Keywords: Own-Race-Bias, Discrimination, Bounded Memory
    JEL: J71 C91 D83
    Date: 2010–10
  9. By: Verena Utikal
    Abstract: Confessions after failures are socially desirable. However, confessions also bear the risk of punishment. In a laboratory experiment I examine how confessions work. I analyze whether the willingness to punish harmful failures depends on how the harmed party has learned about the outcome. The harmed party can learn about the outcome via random detection or self-report by the performer. I find that confessions are a powerful instrument: Punishment for confessed failures is less likely than for randomly detected failures.
    Keywords: Cheap Talk, Confession, Experiment, Intentions
    Date: 2010
  10. By: Ekaterina Melnik (GREQAM - Groupement de Recherche en Économie Quantitative d'Aix-Marseille - Université de la Méditerranée - Aix-Marseille II - Université Paul Cézanne - Aix-Marseille III - Ecole des Hautes Etudes en Sciences Sociales (EHESS) - CNRS : UMR6579); Jean-Benoît Zimmermann (GREQAM - Groupement de Recherche en Économie Quantitative d'Aix-Marseille - Université de la Méditerranée - Aix-Marseille II - Université Paul Cézanne - Aix-Marseille III - Ecole des Hautes Etudes en Sciences Sociales (EHESS) - CNRS : UMR6579)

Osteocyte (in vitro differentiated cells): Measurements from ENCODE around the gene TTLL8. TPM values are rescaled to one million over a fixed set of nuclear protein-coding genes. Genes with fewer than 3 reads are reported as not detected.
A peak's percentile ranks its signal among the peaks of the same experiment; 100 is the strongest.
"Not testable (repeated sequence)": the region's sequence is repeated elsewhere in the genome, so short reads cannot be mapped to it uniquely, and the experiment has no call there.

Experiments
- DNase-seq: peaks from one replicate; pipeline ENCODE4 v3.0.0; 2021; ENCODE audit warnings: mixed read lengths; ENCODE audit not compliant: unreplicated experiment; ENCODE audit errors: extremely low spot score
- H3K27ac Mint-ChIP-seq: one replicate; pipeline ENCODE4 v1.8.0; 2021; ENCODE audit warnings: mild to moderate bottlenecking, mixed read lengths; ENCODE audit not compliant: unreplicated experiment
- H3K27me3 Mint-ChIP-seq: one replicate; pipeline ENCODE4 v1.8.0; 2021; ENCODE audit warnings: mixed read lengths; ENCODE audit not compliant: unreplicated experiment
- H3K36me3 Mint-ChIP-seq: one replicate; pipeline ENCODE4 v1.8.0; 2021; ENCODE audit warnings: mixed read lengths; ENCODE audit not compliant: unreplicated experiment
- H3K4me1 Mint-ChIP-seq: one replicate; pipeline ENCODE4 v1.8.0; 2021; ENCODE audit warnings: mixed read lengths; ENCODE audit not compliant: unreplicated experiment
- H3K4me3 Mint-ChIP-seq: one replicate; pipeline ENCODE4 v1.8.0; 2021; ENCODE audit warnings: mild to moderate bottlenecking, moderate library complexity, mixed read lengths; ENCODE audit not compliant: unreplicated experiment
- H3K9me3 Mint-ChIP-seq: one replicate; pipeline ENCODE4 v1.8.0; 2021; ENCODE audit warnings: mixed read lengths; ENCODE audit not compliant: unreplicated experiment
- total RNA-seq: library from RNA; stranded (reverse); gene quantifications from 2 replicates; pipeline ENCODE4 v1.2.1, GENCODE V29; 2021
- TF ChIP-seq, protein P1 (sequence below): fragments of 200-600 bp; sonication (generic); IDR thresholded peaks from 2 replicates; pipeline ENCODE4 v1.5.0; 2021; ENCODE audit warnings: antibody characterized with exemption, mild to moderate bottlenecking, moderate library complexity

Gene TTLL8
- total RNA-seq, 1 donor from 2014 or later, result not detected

Abstract: We develop an economic model of association based on voluntary contributions. Different equilibria corresponding to the different modes of formation of associations are analyzed and the results are compared with the existing empirical literature. The main contribution consists in analyzing voluntary associations as a means of providing collective consumption goods or services while allowing for some heterogeneity of preferences concerning the quality of these goods or services. Thus we introduce the concept of subjective quality as a possible incentive for volunteering. The model stresses the importance of non-pecuniary rewards and of accepted differentiation for the well-functioning of voluntary organizations.